These are challenging economic times with no apparent bottom, let alone a quick recovery. Customers will become even more selective, carefully considering from whom they may buy or if they should buy at all. As a result, there will be heightened competition for fewer dollars. Additionally, every company will be under pressure to reduce operational and development costs.
So what can you do? Here are two strategic ideas that will help you now, and be of particular strategic importance when the economy picks up again.
Martin Luther King, Jr. said,
“[r]arely do we find men who willingly engage in hard, solid thinking. There is an almost universal quest for easy answers and half-baked solutions. Nothing pains some people more than having to think”.
So now is the time to stop horsing around and think. Think tough. Procrastinating on hard decisions will just make them more expensive later. Think now and think hard.
Tough thinking requires asking tough questions:
Companies that make the necessary adjustments to their products, organization, and processes will be better positioned to weather the storm. They will be the companies that come out the other side better equipped to take advantage of the fixed economy.
- Why are we doing this?
- What problem are we solving?
- Are we all very clear as to the problem we are solving and how we are going about solving it?
- Are we overpowering the solution, making a mountain out of a molehill?
- If we had the opportunity to do this again, what would we do it differently?
Take this time to review some of your large, monolithic projects and processes. Are they ubiquitous roads to nowhere? Consider moving to a fast cycle time (FCT) strategy consisting of small incremental changes executed very quickly. The argument against FCT is that that the sum of the cost of the small steps will cost more than the whole. We all know better! The number of permutations, handoffs, and chances for error exponentially increase with the size of a project or process. As a result, the probability of an unanticipated error is high.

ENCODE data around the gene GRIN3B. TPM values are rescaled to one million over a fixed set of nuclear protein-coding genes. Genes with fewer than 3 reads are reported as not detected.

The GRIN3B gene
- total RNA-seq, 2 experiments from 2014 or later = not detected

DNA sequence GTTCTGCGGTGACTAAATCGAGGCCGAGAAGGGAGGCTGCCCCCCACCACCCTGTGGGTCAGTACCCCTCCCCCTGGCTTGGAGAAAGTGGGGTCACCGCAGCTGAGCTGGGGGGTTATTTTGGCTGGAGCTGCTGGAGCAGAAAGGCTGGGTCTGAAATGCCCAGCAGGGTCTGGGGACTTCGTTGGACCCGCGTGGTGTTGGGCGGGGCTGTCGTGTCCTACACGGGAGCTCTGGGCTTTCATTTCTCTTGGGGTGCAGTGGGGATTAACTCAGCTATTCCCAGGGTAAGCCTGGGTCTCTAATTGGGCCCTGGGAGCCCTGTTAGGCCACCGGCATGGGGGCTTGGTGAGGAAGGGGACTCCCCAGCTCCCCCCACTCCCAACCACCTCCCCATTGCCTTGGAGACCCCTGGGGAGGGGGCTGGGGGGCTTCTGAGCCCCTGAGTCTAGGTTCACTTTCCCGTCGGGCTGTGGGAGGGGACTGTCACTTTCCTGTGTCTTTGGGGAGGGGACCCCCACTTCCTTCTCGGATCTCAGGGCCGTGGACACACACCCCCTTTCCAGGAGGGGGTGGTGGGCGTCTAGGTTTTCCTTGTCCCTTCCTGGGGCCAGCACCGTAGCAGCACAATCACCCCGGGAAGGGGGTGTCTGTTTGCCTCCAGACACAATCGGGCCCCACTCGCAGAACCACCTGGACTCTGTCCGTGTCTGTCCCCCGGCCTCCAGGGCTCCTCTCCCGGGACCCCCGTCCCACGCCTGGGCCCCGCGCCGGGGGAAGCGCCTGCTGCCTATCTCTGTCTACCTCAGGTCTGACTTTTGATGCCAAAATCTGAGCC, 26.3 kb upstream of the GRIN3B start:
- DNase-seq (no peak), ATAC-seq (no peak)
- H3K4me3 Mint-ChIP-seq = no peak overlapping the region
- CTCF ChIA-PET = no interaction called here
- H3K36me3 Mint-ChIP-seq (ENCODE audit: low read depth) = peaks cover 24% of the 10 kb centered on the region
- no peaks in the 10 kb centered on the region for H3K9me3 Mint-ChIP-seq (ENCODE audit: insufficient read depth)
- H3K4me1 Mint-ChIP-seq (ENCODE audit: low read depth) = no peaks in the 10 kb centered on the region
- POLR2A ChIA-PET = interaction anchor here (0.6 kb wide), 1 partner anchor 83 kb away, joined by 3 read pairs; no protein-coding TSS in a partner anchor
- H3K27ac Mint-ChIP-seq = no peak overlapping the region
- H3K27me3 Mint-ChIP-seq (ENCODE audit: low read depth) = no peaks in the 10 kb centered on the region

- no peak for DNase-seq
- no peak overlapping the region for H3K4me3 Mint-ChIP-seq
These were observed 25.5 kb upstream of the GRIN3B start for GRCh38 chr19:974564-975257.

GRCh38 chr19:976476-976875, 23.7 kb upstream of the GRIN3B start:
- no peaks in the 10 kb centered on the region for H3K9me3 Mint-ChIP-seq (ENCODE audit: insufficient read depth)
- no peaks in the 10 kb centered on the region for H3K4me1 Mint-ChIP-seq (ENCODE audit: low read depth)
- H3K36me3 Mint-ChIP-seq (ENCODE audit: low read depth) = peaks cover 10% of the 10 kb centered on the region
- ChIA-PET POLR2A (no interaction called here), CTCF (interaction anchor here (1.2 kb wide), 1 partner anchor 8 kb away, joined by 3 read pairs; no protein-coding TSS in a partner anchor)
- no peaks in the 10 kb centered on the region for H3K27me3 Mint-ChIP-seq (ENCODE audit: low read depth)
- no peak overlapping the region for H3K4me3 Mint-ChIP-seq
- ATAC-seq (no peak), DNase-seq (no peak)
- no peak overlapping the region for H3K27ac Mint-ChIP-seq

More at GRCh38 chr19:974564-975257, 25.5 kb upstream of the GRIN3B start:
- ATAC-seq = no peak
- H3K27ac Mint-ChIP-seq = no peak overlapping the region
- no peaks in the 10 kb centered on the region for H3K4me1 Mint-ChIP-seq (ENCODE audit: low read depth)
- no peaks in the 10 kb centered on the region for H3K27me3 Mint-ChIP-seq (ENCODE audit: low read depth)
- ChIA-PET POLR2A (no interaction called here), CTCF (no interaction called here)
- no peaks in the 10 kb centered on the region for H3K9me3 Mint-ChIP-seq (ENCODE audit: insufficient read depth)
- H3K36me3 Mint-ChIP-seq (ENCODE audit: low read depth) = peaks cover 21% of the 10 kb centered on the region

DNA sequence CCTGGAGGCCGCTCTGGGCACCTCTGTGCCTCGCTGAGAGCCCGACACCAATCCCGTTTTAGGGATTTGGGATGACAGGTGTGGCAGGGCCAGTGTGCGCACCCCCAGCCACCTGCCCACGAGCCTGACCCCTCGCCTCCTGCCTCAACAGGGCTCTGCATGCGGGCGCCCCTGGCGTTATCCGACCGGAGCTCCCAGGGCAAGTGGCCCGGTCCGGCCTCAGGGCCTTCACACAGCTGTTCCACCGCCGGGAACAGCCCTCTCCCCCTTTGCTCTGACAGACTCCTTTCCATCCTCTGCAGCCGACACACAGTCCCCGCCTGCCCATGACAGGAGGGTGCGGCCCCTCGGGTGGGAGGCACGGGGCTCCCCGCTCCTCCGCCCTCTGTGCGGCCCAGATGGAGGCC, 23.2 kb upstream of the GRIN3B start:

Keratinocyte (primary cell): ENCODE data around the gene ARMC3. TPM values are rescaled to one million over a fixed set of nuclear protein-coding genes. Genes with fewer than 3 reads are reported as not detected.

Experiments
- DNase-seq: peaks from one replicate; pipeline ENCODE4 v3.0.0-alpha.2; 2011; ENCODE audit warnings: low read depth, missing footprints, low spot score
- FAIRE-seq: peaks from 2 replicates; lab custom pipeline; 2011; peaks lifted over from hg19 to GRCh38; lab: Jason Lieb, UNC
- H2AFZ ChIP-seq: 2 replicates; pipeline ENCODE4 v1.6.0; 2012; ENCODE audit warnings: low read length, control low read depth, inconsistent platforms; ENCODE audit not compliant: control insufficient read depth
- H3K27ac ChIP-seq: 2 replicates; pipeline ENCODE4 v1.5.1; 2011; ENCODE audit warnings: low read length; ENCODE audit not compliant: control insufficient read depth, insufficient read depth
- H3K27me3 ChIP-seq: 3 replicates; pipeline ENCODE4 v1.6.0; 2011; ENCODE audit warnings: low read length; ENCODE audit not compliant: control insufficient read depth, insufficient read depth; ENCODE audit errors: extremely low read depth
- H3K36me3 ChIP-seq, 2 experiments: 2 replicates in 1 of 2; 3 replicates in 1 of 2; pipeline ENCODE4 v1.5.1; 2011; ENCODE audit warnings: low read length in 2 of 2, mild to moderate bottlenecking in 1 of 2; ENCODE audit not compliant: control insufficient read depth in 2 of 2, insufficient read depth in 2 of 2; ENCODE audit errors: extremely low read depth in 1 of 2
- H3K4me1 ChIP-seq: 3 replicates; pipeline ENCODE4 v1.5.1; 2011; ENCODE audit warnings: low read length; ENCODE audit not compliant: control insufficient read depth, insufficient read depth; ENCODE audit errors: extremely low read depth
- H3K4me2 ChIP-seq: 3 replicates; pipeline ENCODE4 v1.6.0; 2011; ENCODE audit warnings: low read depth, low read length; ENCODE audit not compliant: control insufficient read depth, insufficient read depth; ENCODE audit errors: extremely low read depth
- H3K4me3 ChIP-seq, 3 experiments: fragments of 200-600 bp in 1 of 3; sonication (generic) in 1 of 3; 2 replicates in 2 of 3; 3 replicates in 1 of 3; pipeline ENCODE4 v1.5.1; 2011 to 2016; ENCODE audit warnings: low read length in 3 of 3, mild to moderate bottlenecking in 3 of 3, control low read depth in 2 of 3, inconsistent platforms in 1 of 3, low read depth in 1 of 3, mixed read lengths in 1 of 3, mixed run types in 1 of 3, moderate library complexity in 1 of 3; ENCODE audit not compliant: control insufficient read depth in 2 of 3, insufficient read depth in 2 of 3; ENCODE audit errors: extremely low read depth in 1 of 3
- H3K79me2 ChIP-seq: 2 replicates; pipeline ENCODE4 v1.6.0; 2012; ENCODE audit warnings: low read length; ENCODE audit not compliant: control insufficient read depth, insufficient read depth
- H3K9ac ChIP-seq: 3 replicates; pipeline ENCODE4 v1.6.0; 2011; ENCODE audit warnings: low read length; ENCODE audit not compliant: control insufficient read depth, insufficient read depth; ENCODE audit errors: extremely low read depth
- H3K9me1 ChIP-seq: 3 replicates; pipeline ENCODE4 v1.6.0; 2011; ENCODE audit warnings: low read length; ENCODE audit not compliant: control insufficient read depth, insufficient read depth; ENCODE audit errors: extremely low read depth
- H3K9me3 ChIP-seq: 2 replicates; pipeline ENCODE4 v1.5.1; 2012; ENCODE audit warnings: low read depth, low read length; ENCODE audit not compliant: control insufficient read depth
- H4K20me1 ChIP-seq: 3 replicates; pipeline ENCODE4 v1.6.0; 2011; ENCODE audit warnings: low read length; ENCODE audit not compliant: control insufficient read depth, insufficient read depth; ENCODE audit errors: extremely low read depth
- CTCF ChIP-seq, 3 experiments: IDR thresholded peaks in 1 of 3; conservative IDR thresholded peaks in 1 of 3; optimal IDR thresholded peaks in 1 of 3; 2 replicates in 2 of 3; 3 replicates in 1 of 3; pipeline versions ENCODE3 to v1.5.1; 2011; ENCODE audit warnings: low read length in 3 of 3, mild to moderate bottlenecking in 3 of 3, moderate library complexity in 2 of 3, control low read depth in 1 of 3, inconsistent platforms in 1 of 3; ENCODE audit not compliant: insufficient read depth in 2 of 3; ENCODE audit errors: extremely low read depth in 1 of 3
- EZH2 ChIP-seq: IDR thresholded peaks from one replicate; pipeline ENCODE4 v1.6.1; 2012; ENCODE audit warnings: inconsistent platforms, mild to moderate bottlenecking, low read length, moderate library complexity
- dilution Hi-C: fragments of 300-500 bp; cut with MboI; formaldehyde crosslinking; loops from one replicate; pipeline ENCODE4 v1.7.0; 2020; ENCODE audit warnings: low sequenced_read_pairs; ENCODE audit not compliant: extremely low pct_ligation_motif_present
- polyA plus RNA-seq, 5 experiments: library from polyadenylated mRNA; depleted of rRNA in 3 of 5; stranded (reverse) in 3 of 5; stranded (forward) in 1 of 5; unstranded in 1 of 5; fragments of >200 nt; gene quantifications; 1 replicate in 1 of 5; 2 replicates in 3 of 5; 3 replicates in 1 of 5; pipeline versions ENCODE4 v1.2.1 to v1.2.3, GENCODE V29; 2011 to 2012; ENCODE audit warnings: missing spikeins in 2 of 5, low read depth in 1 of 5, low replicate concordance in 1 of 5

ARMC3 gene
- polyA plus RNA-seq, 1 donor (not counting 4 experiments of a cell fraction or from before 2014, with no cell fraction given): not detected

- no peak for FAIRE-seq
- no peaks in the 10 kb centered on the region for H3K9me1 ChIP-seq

Companies continuing with new “leapfrog” products will find themselves with exorbitant costs and a new product that may miss the mark completely. Companies that put everything on hold or make few hard decisions will muddle along, go out of business or at least lose the lead.
Smaller, quicker projects have high schedule and cost predictability. In addition, if you implement FCT in your product development cycles, your customers will appreciate the small scale improvements in these turbulent times. More importantly, over time your costs will decrease, and your quality will increase.
Ask questions, but also be ready to act:
- How do we do this in half the time?
- Is there an 80/20 rule here where we can get 80% of the benefits, with 20% of the effort?
- How could we chop this initiative up into 4 pieces and execute one at a time?
Now, more than ever, is the time to think and to act. Think tough about how you can apply fast cycle time to reduce costs, improve quality. Act quickly to the current market and anticipate that which will emerge.
About the Author
Michael Kallet is the CEO of HeadScratchers which provides Critical Thinking Training for businesses. Michael is a 30 year veteran of leading innovation in numerous high tech industries.